At the tourist entrance to the central area is the Pyramid of the Magician, (shown at right) The pyramid is 90 feet tall and built in three sections. Also on the terrace near the Governor’s Palace, is the House of the Turtles, a smaller building taking its name from its wall sculptures of turtles. The Great Pyramid measures 260 feet on each side.
The site of Uxmal is a dry grass area, but the surrounding region is heavily forested. Water was furnished by cenotes (wells formed by sinkholes in limestone) within the city or by rain-collecting pools nearby.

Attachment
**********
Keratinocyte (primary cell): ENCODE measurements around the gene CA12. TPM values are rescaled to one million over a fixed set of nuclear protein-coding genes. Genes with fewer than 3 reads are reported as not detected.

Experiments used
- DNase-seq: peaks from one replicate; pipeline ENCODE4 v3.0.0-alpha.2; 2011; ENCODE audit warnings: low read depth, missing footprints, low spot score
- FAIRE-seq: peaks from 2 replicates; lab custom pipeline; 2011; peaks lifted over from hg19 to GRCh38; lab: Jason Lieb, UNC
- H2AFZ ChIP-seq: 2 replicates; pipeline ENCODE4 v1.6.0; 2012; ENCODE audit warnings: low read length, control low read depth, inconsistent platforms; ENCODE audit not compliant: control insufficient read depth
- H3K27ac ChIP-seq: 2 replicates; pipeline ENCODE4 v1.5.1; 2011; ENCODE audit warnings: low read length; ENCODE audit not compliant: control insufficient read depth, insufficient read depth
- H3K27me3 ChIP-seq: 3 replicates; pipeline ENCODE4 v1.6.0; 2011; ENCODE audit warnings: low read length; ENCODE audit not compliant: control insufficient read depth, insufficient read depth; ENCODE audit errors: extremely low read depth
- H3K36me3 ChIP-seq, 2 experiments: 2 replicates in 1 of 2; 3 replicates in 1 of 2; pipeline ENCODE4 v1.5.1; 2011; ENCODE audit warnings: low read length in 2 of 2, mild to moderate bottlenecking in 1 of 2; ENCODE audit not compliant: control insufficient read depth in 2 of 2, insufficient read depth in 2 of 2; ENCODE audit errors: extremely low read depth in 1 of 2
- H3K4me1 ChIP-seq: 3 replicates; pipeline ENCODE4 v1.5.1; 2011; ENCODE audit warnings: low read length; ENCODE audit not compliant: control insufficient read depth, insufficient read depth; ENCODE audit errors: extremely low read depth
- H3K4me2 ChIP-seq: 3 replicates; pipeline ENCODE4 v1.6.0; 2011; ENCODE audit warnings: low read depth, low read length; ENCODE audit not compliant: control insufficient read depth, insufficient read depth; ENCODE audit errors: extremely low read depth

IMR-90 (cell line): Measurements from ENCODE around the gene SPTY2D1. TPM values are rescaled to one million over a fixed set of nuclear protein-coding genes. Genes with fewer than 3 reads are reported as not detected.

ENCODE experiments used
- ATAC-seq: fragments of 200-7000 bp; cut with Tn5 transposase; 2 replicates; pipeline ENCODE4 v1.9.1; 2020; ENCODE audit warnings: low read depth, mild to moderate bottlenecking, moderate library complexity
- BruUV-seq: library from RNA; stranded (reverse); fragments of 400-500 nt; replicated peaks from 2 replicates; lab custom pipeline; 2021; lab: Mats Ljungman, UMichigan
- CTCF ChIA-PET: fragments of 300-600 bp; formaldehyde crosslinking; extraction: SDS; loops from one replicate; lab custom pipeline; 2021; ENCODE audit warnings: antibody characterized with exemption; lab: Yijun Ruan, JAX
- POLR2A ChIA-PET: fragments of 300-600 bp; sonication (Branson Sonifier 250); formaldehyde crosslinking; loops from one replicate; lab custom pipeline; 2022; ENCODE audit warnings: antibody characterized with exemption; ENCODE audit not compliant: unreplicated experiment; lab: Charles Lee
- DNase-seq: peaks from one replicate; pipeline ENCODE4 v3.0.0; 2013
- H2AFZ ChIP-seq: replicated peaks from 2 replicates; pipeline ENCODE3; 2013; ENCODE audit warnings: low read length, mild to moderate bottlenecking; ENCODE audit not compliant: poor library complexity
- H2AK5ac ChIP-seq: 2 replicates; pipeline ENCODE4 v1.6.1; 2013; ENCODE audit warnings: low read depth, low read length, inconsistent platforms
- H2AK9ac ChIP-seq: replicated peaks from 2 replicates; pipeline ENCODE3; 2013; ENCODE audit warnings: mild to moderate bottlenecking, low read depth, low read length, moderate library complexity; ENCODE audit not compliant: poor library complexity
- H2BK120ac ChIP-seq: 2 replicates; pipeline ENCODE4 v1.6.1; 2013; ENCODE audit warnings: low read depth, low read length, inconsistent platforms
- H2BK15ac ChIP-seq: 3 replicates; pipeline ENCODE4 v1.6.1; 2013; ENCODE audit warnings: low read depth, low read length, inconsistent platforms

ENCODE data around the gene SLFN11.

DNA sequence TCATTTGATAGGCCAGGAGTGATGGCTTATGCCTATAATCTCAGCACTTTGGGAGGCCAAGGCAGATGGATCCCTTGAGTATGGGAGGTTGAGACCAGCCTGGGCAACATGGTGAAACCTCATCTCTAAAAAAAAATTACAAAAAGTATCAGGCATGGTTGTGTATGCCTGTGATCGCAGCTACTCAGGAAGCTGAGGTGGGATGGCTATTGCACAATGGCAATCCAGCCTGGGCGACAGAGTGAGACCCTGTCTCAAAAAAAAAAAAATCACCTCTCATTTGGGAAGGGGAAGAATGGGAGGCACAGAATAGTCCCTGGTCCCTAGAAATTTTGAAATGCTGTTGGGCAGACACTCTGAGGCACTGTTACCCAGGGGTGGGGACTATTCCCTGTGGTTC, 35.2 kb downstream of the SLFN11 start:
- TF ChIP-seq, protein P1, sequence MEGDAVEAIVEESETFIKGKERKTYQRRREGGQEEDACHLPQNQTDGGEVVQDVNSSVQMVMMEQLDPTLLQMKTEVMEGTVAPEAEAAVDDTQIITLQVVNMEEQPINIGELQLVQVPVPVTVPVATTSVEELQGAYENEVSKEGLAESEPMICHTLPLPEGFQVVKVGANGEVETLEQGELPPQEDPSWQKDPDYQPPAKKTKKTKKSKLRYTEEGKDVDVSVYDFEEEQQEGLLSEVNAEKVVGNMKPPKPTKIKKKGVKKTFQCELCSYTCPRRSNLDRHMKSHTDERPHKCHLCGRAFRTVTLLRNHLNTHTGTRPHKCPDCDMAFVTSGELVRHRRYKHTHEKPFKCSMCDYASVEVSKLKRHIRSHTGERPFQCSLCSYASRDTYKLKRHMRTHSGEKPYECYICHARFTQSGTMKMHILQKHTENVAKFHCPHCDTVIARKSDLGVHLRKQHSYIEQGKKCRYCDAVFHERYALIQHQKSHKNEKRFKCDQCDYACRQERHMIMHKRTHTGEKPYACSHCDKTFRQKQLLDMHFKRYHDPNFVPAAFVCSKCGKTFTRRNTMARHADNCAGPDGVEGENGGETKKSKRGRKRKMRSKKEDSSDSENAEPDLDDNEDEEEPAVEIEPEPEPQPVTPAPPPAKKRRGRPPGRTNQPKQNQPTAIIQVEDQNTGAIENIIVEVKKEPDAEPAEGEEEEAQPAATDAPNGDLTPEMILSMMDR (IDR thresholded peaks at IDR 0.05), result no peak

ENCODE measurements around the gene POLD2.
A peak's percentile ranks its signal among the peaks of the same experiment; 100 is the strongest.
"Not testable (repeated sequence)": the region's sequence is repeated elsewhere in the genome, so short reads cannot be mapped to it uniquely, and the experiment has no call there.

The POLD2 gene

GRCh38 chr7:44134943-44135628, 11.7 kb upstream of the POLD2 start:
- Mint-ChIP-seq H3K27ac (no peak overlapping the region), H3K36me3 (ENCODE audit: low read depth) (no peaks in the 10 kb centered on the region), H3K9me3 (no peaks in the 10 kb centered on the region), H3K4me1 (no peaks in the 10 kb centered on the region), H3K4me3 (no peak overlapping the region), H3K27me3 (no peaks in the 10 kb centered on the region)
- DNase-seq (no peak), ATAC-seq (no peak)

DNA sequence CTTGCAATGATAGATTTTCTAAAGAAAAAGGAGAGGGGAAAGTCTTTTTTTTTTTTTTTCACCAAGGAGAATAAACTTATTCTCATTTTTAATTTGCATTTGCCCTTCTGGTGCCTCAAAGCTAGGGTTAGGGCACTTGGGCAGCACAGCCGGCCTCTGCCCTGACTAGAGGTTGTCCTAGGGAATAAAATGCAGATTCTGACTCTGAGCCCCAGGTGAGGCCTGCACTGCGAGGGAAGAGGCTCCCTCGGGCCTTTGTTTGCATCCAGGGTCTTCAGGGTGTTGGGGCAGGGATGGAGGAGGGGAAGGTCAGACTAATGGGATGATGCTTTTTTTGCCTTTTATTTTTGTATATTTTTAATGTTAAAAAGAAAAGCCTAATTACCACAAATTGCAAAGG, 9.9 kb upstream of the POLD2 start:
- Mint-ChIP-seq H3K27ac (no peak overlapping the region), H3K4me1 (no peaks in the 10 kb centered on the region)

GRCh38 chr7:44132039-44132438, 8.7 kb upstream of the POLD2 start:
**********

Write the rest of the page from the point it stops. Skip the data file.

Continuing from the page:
Rainfall and the supply of water were a constant activity for the people who lived there. They often asked Chac (the rain God) to help them. They honored Chac with hieroglyphs and with human sacrifices. Hieroglyphs reveal that an Uxmal ruler took the name “Lord Chac” about 900.